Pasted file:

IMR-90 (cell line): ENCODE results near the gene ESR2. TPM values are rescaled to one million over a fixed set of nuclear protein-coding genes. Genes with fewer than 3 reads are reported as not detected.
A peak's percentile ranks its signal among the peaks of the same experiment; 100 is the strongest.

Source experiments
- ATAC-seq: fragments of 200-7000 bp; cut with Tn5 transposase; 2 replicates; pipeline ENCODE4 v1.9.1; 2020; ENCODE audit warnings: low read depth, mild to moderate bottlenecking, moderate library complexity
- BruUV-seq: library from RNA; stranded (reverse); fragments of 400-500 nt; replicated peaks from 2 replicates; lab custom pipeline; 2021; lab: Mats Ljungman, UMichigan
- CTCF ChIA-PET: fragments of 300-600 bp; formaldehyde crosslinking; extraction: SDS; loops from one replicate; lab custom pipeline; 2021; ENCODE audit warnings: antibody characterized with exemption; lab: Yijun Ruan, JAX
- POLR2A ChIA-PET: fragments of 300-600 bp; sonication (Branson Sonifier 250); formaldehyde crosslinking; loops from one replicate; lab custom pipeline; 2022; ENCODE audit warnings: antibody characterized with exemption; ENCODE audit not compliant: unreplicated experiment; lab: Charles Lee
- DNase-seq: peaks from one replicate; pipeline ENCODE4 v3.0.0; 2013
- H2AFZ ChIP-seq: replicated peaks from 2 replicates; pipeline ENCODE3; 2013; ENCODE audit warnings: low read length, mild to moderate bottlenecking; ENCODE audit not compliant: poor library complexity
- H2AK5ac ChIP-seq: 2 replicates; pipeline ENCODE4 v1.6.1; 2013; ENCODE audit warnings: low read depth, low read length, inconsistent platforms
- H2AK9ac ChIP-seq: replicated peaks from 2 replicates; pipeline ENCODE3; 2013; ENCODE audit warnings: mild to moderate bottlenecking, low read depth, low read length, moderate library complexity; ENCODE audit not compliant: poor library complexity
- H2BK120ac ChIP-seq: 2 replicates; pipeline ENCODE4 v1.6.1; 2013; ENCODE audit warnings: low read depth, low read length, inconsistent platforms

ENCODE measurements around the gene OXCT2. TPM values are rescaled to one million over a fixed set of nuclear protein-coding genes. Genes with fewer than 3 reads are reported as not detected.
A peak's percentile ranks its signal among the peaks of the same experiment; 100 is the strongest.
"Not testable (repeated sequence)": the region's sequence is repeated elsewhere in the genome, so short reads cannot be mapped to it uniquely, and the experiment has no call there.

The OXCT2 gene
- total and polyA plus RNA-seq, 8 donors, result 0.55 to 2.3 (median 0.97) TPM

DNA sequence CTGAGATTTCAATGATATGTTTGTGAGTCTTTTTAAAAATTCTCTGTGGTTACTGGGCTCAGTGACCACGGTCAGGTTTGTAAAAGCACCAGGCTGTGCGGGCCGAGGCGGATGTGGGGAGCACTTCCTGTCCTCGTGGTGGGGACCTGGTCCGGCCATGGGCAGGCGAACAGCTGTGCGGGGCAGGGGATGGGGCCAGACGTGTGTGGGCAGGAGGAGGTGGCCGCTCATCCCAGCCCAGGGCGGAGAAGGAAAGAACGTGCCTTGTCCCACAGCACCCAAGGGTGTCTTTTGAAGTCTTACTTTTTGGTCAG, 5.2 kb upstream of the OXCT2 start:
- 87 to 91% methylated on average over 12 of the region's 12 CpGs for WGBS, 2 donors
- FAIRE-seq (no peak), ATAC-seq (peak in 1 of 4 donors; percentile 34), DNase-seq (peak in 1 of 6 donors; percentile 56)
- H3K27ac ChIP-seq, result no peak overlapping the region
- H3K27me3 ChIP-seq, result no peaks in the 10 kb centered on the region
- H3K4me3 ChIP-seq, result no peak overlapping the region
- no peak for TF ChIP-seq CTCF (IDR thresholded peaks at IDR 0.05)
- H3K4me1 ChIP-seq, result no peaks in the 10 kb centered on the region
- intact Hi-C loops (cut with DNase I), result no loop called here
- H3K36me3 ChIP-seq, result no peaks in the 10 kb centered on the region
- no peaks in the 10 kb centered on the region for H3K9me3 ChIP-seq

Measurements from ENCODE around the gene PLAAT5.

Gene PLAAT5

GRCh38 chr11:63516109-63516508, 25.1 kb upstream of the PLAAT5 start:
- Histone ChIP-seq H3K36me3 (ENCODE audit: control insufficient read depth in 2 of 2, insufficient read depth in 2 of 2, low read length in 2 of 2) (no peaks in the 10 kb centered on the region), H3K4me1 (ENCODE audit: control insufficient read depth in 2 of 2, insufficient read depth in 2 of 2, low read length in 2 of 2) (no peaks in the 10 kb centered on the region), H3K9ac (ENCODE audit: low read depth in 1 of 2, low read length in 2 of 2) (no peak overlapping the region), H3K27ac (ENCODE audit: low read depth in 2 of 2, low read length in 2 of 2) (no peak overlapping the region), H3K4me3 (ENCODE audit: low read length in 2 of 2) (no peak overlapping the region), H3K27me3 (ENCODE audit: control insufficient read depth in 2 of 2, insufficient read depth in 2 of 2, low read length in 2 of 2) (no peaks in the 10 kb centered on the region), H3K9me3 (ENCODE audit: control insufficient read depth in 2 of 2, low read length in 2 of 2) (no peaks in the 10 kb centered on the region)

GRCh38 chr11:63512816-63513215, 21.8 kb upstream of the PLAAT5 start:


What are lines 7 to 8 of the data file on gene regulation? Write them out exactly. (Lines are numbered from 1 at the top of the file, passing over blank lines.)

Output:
- POLR2A ChIA-PET: fragments of 300-600 bp; sonication (Branson Sonifier 250); formaldehyde crosslinking; loops from one replicate; lab custom pipeline; 2022; ENCODE audit warnings: antibody characterized with exemption; ENCODE audit not compliant: unreplicated experiment; lab: Charles Lee
- DNase-seq: peaks from one replicate; pipeline ENCODE4 v3.0.0; 2013